“Infectious, captivating, powerful blues….Intense Chicago-style harp playing, witty songs and tough-as-nails grooves” –Living Blues Wildly fun, musically fearless and bursting with bravado, Rick Estrin & The Nightcats have created one of the blues’ most instantly recognizable sounds and no-holds-barred styles. Featuring the world-class talents of harmonica master, songwriter and vocalist Rick Estrin, guitar wunderkind Chris “Kid” Andersen, keyboard wizard Lorenzo Farrell and dynamic drummer Alex Pettersen, Rick Estrin & The Nightcats serve up sharp and incisive original blues and gritty roadhouse rock ‘n’ roll. With his wily and unforgettable original songs and his hipster, street-smart vocals, no one on the blues scene writes or sings like Rick Estrin. No one looks like him either, as Estrin is always dressed to the nines, sporting his trademark pencil-line mustache and pompadour hair. DownBeat says, “Rick Estrin sings and writes songs like the brightest wiseguy in all of bluesland and blows harmonica as if he learned at the knee of Little Walter.” Live, the band is simply unbeatable. They deliver a high-energy show capable of bringing any audience to its feet. According to Living Blues magazine, they play “captivating, powerful blues and roots rock with a wickedly cool and otherworldly twist on tradition. Intelligently conceived and executed… hugely entertaining." Rick Estrin & The Nightcats’ fourth Alligator album, Groovin’ In Greaseland, features 13 original songs, 11 by Estrin (including one co-write with Andersen), and one each by Andersen and Farrell. From the true life wisdom of The Blues Ain’t Going Nowhere to the rambunctious Hot In Here to the humorous Dissed Again to the hard luck Living Hand To Mouth, the album delivers one winning performance after another. The songs spring to life as richly detailed characters spill their secrets and share their stories while the band dazzles. One listen makes it clear that this is one of the tightest and most original groups in any genre, constantly inspiring each other to new heights. Groovin’ In Greaseland was produced by Andersen and Estrin and recorded at Andersen’s soon-to-be legendary Greaseland Studio in San Jose, California. For more than 30 years and nine albums, Rick fronted Little Charlie & The Nightcats, flawlessly combining his songs, vocals and harmonica with Little Charlie Baty’s one-of-a-kind guitar excursions. The band won international acclaim and toured the world repeatedly. They were nominated four times for the prestigious Blues Music Award for Band Of The Year. With Charlie’s retirement from touring in 2008, Rick took over leadership of the band. He knew the only way to replace Baty’s mind-melting mashup of blues, jazz and roots rock was to find someone with an equally insane and daredevil guitar approach. Rick knew that would be a tall order to fill. As luck would have it, Kid Andersen, who had been working with another harp legend, Charlie Musselwhite, became available. “Kid’s a fearless nut on the guitar,” says Estrin. “He’s really the only guy who could fit in with us.” With an unpredictable, uninhibited style that perfectly meshed with Estrin’s wildly imaginative songs, the new band charged out of the gate. Besides Estrin’s songwriting and musical skills, he and the band are among the most colorful showmen around. Estrin’s quick wit and signature look and Andersen’s spontaneous guitar acrobatics add spur-of-the-moment frenzy to their live performances. “People don’t go out to see people who look like themselves,” says Estrin. “They want to see something special. I was schooled in this business to be a showman, and that’s what you get when you come to see us perform.”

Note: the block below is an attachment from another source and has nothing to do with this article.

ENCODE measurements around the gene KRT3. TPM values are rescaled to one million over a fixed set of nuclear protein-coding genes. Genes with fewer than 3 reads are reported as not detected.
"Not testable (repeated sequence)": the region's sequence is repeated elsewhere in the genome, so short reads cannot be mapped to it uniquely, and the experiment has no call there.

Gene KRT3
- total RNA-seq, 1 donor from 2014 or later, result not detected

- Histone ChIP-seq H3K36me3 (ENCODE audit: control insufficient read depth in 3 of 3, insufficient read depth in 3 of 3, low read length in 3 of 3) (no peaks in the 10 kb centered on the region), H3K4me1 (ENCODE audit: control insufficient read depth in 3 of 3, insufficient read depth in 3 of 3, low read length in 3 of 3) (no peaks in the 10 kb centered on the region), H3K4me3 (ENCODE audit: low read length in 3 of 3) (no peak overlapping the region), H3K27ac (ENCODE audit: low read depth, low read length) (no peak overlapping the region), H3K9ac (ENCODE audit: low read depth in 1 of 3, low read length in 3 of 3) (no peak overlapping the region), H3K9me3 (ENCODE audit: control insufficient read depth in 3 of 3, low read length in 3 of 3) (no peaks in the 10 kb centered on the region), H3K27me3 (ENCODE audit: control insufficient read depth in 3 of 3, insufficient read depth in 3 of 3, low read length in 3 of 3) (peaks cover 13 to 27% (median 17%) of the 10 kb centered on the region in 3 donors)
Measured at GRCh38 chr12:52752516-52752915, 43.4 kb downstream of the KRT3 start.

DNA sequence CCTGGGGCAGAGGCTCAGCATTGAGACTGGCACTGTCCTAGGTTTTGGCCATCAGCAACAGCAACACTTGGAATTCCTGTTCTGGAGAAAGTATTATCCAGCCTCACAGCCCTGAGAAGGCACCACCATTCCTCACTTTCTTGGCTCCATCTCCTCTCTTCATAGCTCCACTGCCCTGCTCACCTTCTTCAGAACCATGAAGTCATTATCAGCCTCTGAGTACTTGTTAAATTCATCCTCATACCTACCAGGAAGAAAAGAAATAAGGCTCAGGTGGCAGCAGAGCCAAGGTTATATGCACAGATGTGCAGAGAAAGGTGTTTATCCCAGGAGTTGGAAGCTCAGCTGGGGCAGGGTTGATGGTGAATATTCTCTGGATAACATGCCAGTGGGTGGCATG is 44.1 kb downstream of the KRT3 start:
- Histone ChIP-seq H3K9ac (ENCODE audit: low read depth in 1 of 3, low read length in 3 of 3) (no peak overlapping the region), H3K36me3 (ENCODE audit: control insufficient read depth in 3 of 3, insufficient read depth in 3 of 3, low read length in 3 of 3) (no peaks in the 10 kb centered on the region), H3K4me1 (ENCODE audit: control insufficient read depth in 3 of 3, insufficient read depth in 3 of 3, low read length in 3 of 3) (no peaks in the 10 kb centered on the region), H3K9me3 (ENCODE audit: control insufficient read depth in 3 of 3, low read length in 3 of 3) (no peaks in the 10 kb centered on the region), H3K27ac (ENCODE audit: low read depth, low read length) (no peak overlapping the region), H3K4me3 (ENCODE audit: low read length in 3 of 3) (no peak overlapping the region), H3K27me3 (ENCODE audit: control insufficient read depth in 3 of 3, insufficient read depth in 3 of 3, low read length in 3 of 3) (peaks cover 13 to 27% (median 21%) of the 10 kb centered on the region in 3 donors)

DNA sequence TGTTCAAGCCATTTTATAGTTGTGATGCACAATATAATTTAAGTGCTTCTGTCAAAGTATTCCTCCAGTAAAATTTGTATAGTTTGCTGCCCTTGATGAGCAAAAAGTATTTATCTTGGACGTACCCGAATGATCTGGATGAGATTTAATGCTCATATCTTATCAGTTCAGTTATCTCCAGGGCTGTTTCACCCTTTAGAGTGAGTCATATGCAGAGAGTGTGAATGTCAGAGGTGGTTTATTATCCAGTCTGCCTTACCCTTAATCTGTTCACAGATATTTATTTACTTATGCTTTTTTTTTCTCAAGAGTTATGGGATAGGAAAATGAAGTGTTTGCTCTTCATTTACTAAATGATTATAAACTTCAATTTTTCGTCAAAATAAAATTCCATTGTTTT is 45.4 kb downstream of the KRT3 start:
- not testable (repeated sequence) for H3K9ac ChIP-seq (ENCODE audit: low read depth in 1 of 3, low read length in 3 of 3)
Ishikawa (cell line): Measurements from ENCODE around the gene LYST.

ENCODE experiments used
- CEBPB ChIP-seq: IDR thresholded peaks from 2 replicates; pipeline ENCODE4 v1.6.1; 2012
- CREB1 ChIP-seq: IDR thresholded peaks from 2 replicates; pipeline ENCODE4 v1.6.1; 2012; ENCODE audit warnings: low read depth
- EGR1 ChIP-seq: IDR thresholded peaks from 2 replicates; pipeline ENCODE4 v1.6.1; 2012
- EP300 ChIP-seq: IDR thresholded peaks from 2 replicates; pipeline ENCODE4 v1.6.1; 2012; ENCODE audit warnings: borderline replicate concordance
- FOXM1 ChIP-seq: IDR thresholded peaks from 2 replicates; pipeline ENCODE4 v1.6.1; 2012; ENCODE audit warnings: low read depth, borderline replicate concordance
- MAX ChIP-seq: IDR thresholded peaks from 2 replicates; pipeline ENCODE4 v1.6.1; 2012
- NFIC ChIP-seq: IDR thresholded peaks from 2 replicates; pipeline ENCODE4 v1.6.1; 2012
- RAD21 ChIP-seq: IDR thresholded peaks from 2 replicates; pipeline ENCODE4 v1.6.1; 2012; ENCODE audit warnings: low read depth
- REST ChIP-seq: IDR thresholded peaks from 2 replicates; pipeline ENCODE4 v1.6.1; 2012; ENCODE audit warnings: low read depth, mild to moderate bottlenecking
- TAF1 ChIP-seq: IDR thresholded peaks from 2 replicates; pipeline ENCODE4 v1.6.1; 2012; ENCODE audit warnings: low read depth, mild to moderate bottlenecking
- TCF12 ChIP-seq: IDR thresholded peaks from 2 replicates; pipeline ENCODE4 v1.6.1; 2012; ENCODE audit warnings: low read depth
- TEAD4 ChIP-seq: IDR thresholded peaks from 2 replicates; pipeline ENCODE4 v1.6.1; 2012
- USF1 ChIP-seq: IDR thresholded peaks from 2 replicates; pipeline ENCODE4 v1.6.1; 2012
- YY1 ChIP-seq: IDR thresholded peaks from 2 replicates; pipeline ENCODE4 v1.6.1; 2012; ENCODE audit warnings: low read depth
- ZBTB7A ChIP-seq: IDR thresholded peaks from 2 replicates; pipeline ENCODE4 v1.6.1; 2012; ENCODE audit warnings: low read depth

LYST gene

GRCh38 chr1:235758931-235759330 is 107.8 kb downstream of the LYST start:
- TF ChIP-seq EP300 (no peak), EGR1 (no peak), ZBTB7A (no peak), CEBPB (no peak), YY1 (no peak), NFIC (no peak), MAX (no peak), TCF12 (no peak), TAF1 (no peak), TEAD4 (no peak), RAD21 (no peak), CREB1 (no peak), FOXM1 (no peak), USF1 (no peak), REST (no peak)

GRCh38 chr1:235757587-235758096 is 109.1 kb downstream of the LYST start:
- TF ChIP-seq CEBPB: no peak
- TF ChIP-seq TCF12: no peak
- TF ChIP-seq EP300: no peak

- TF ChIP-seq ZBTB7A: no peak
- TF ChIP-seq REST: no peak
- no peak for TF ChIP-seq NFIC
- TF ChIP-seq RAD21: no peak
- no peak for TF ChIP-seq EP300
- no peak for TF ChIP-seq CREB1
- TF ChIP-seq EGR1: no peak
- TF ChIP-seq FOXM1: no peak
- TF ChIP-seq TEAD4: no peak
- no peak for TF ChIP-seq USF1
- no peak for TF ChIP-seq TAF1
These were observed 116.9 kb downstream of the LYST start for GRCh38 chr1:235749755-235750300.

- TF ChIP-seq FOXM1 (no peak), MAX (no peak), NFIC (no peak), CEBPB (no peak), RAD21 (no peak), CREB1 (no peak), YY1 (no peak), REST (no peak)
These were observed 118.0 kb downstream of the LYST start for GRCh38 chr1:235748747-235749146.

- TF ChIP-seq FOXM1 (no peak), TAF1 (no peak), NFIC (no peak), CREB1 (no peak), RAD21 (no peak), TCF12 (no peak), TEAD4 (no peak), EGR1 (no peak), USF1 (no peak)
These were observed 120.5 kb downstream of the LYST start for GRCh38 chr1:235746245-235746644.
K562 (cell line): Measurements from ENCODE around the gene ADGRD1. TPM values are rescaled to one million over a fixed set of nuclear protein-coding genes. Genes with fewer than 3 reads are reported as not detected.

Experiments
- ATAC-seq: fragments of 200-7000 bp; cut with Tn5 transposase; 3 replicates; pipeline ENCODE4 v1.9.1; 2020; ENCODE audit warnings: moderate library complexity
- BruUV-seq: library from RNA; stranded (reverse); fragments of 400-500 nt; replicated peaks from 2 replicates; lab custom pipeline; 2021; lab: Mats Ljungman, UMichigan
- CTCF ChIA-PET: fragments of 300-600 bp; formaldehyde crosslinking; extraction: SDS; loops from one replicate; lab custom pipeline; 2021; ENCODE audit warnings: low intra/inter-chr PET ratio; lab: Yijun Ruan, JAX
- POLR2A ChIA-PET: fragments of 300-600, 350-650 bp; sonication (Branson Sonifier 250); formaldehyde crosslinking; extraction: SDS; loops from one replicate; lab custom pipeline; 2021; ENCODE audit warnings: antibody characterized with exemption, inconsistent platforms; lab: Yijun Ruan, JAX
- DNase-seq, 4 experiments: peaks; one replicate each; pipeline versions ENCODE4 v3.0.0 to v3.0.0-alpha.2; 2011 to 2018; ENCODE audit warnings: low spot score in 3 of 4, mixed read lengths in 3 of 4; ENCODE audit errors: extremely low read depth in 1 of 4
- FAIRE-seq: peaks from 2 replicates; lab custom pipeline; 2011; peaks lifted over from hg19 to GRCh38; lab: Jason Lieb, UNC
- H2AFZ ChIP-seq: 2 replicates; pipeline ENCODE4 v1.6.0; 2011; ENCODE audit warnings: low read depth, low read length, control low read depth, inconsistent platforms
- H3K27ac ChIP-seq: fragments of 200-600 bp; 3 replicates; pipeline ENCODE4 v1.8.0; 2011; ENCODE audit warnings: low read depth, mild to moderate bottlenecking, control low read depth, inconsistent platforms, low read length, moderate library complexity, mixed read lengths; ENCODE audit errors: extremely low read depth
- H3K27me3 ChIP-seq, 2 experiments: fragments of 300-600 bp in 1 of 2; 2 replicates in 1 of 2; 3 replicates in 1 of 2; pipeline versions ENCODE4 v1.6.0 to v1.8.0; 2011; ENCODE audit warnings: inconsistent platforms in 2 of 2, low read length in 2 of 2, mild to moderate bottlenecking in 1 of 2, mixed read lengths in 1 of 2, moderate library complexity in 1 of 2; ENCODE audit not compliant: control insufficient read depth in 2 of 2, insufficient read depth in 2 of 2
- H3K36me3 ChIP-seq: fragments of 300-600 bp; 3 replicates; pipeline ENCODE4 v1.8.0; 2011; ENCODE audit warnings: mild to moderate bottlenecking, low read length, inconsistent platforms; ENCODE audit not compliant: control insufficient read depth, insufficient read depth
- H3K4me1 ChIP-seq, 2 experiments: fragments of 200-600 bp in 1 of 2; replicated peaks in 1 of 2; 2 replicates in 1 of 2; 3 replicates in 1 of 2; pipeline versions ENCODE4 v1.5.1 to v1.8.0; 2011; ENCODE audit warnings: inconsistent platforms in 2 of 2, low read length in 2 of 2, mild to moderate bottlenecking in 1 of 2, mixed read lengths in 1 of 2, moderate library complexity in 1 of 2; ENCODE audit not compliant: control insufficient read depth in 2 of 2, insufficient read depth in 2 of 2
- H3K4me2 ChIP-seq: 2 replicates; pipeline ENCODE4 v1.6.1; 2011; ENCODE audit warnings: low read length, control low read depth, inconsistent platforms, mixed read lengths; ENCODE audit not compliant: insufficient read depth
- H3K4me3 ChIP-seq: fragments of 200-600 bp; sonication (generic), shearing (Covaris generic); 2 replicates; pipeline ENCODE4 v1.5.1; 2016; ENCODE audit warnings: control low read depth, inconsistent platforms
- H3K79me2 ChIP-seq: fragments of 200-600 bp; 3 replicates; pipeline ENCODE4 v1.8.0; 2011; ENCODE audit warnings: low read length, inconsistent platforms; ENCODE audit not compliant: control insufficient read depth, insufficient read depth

On September 9, 2017 Walter Trout will release a new album on Mascot Label Group/Provogue. The album will be out on CD, double vinyl, digital download and streaming. "We're All In This Together" features Walter with a different guest on each track, including artists Kenny Wayne Shepherd, Sonny Landreth, Robben Ford, Warren Haynes, Eric Gales, Joe Louis Walker, John Mayall and Joe Bonamassa. Gonna Hurt Like Hell (feat. Kenny Wayne Shepherd) Ain't Goin' Back (feat. Sonny Landreth) The Other Side Of The Pillow (feat. Charlie Musselwhite) She Listens To The Blackbird Sing (feat. Mike Zito) Mr. Davis (feat. Robben Ford) The Sky Is Crying (feat. Warren Haynes) Somebody Goin' Down (feat. Eric Gales) She Steals My Heart Away (feat. Edgar Winter) Crash And Burn (feat. Joe Louis Walker) Too Much To Carry (feat. John Nemeth) Do You Still See Me At All (feat. Jon Trout) Got Nothin' Left (feat. Randy Bachman) Blues For Jimmy T. (feat John Mayall) We're All In This Together (feat. Joe Bonamassa)